According to a budget highlight published by the non-partisan Fiscal Research Division at the North Carolina General Assembly, there were four major impacts the Affordable Care Act had on the state’s Department of Health and Human Services budget.
1. The provision that hospitals could determine that individuals are presumptively eligible for Medicaid and process claims until a final determination was made by the state;
2. The expectation that individuals previously eligible for Medicaid that had chosen not to enroll, would enroll to avoid penalties;
3. All children up to 133 percent of the federal poverty level must be covered under Medicaid, which required the State to shift 71,000 children from Health Choice to Medicaid; and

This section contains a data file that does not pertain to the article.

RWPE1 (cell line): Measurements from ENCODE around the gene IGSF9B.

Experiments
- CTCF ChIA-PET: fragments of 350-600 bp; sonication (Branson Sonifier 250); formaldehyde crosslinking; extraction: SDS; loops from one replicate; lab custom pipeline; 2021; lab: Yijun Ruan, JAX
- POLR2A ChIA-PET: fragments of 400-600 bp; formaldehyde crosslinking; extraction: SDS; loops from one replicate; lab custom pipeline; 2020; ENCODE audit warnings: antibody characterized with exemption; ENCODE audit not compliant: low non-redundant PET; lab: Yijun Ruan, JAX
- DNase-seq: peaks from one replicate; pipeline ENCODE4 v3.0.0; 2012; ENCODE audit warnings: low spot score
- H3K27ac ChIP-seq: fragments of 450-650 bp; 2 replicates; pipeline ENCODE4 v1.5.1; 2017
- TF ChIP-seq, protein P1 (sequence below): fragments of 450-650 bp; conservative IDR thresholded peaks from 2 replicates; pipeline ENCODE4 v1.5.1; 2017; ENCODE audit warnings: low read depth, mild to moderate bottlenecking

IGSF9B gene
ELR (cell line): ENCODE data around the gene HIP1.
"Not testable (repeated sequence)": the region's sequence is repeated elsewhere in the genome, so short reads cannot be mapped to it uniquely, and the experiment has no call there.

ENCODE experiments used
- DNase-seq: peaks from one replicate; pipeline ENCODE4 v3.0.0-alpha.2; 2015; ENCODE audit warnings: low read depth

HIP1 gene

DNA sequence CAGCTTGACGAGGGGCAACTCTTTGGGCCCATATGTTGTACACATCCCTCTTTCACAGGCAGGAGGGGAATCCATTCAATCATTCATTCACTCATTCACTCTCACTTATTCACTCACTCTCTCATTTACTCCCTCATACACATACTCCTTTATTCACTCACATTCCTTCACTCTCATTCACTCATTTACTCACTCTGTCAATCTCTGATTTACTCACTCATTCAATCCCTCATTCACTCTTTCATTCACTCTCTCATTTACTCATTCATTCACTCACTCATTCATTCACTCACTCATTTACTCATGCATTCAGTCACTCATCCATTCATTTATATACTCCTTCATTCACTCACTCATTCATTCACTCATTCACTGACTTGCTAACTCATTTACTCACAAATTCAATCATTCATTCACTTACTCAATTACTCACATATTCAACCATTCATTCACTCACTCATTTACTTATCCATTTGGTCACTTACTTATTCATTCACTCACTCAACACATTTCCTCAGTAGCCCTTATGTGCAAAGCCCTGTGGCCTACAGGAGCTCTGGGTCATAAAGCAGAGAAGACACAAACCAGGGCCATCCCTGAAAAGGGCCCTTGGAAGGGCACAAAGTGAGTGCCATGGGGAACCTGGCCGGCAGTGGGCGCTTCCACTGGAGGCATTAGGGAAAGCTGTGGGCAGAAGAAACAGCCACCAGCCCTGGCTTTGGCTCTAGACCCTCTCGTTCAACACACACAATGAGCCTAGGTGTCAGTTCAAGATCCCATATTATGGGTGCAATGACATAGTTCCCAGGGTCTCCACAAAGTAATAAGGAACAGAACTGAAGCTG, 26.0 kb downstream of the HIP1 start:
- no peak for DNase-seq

4. The fact that North Carolina was not prepared to apply the new Modified Adjusted Gross Income (MAGI) eligibility criteria for enrollment effective January 1, 2014 which resulted in those individuals scheduled to be re-certified remaining on Medicaid rolls for a longer time period in FY 2013-14.
The North Carolina Department of Health and Human Services is made up of eleven divisions, which are categorized under four broad areas: health, human services, administration, and support. Last year the General Assembly enacted a $5.1 billion budget for HHS, but that isn’t the total cost of services in North Carolina. Some of the health programs are funded through other means, such as the federal government. If we take total expenditures in HHS for the fiscal 2014-15 year, the amount is closer to $19 billion.